Cultural Symbols of China Vol 2: Tea, Magic Leaves

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About Author
Cheng Guoping 
Graduated from Zhejiang University, general manager of Wulongjiang Tea Factory. He used to be a lecture professor of tea in Zhejiang University and published a large number of articles on tea. 

Wu Fen 
Graduated from the Journalism Department of Fudan University, former director of the Economic Department of Beijing Evening News , and the chairman and editor-in-chief of Music Weekly. She has traveled through famous tea producing areas such as Anhui, Zhejiang, Jiangsu, Yunnan, Shandong, Henan and Sichuan, and has hosted the tea column of Beijing Evening News.
Table of Contents
Preface 01
Chapter I Historical Origin of Chinese Tea
Section 1 Legend of the Origin of Tea 002
Section 2 Tea Plants Native to China 006
Section 3 From Tree Leaves to Tea Leaves 012
Section 4 Classicism of Tea Making in the Tang Dynasty 017
Section 5 Romantic Tea Whisking 022
Section 6 The Emergence of Loose Tea in the Ming Dynasty 029
Section 7 The Popularity of Tea Drinking 033
Section 8 Modern Tea Develops Apace 038
Chapter II Varieties of Chinese Tea
Section 1 iversity of Chinese Tea 044
Section 2 White Tea 048
Section 3 Green Tea 053
Section 4 Yellow Tea 060
Section 5 Dark-Green Tea 064
Section 6 Black Tea 068
Section 7 Dark Tea 072
Section 8 Scented Tea
Chapter III Chinese Tea ‘Walking'
Section 1 Eternal Tea ‘Tone' Despite Changes 082
Section 2 Longstanding Tea Trade 084
Section 3 Export of Chinese Tea to Japan 088
Section 4 Black Tea Conquers U.K. and then Other Parts of the World 092
Section 5 Process of Tea Globalization 099
Section 6 Chinese Tea that Plays an Important Role in Historical Events 106
Section 7 The Ancient Tea-Horse Trade Road with the Sound of Horse Bells.. 110
Chapter IV Chinese Tea for Enlightenment
Section 1 Charming Chinese Tea Ceremony 120
Section 2 Taste Zen in Tea 133
Section 3 Chinese Tea Ceremony: Tea Soothing 137
Section 4 ‘Once-in -a-Lifetime' of Japanese Tea Ceremony 140
Chapter V Interesting Chinese Tea Habits
Section 1 Colorful Tea Customs 150
Section 2 Diverse Tea Expertise 170
Section 3 Oriental Beauty Tea – Insects-Bitten Tea Tastes Better 178
Section 4 ‘Duck Excrement Fragrance' Tea 182
Section 5 The Legendary ‘White Cockscomb' Tea 184
Section 6 What is 1,000-liang Tea? 188
Section 7 Why a Pu'er Tea Cake Usually Weighs 357 Grams 190
Section 8 What is the ‘DNA' of Biluochun Tea? 193
Section 9 Why There is No Rock in Wuyi Rock Tea 196
Chapter VI The ‘Firsts' of Chinese Tea
Section 1 Earliest Tea Plantation in China - Mengding Mountain Imperial Tea Plantation 202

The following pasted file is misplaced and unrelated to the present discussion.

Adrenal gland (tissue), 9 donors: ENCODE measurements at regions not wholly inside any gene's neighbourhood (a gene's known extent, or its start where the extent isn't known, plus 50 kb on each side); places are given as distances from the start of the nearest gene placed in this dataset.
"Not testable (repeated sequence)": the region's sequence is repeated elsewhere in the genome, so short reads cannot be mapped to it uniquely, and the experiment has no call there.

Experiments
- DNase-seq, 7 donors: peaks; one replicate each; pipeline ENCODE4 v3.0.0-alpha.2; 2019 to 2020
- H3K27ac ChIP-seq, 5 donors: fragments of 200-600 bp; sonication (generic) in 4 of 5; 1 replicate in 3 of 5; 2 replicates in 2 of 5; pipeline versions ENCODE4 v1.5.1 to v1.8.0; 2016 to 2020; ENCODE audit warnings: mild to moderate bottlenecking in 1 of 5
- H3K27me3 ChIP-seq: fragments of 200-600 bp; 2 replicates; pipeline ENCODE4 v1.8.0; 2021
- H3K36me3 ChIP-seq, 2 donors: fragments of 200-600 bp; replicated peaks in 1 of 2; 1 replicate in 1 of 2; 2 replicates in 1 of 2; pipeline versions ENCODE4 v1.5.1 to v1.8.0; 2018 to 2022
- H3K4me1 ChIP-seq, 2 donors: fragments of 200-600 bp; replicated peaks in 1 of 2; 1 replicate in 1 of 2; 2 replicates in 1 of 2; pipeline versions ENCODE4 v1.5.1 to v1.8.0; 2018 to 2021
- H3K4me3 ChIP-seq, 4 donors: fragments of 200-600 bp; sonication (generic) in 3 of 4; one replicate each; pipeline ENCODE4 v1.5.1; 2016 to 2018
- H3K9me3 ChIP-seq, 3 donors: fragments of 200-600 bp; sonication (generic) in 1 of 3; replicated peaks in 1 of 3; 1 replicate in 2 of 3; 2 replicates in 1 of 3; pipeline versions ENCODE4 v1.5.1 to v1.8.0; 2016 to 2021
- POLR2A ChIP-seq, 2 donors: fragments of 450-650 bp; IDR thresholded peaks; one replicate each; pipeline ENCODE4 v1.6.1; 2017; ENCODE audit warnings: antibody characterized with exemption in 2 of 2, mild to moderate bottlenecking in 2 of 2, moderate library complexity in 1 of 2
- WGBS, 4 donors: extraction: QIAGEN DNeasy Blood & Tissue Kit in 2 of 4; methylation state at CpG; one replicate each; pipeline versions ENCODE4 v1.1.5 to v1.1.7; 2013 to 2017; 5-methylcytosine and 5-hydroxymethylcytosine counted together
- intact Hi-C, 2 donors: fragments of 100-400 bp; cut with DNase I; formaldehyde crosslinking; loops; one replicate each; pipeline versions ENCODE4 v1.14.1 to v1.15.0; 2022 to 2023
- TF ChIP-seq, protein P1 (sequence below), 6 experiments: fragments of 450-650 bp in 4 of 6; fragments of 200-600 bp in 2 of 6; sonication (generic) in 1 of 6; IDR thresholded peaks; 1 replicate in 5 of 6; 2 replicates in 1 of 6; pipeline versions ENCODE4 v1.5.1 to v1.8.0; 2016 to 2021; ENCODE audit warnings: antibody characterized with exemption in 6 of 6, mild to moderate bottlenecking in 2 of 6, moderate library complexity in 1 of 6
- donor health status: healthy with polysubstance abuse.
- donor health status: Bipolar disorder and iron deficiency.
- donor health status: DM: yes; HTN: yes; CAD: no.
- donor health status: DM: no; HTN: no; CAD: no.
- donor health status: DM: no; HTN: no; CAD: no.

Section 2 First Tea Master in China and the First Tea Book in the World 206
Section 3 China's First Tributary Teahouse 211
Section 4 Tea Business – One of the Most Ancient Trades in China 213
A Brief Chinese Chronology 221
Sample Pages Preview
Sample pages of Cultural Symbols of China Vol 2: Tea, Magic Leaves (ISBN:9787508547268)
Sample pages of Cultural Symbols of China Vol 2: Tea, Magic Leaves (ISBN:9787508547268)
Sample pages of Cultural Symbols of China Vol 2: Tea, Magic Leaves (ISBN:9787508547268)
Sample pages of Cultural Symbols of China Vol 2: Tea, Magic Leaves (ISBN:9787508547268)

Tea is hailed as a symbol of Chinese culture, a unique heritage, and also a special taste. The 5,000-year history of Chinese tea also reflects the profound history of Chinese culture. Like Chinese porcelain, clothing, architecture, gardens and delicacies, Chinese tea is inseparable from the social environment, cultural atmosphere, international exchanges and technological progress prevailing at any specific time. It not only affects and changes people's living habits and attitudes, but also has profound impact on the lifestyle of neighboring countries and those stretching along the Belt and Road network. 
Tea is China's business card to the world. The pronunciation of the word "tea" in other parts of the world is based on pronunciation of the local dialect of the word "tea" in the north and south of China. In the past few hundred years, the tea industry is one of the main businesses and trade commodity in many diverse countries. Portugal, the Netherlands and the United Kingdom successively dominated at sea. These maritime "big powers" all became deeply involved in the fragrant and soft Chinese tea that became an important worldwide commodity. 
The trade was once in the hands of powerful companies with strong political coloring, such as the East India Company operating across the vast distances of the East Indies. At that time, the largest trade commodity of the company was tea. Similarly, in the early days of the Establishment of the United States, the War of Independence had just ended and the Treasury was. It mainly relied on the trade of local American ginseng and Chinese tea and other bulk commodities to complete the original accumulation of capital. At present, in Boston, birthplace of the American independent movement, this is illustrated by the Boston Tea Museum. 
In addition to mineral water, the biggest beverage in the world market is Black Tea. However, in China, Black Tea is translated as "red tea". So why should this be so? When the British first saw the dark dry tea, they decided to call it Black Tea. Real Black Tea fermented with microorganism is dark in color, so is known as Dark Tea which, as such, could not attract consumers. Calling it red tea helped overcome market prejudice. 
Of course, the name of any kind of tea is just a symbol, and only taste can be quanti??ed by data. Therefore, the authors, in writing this book based it on science to re??ect reality. 
This work is based on the study and the tasting of numerous types of tea. 
The 5,000 years of tea history also involves many interesting stories related to historical ??gures and famous tea allusions, to show its importance in Chinese life. 

Zhao Shuxin 
September 28, 2020
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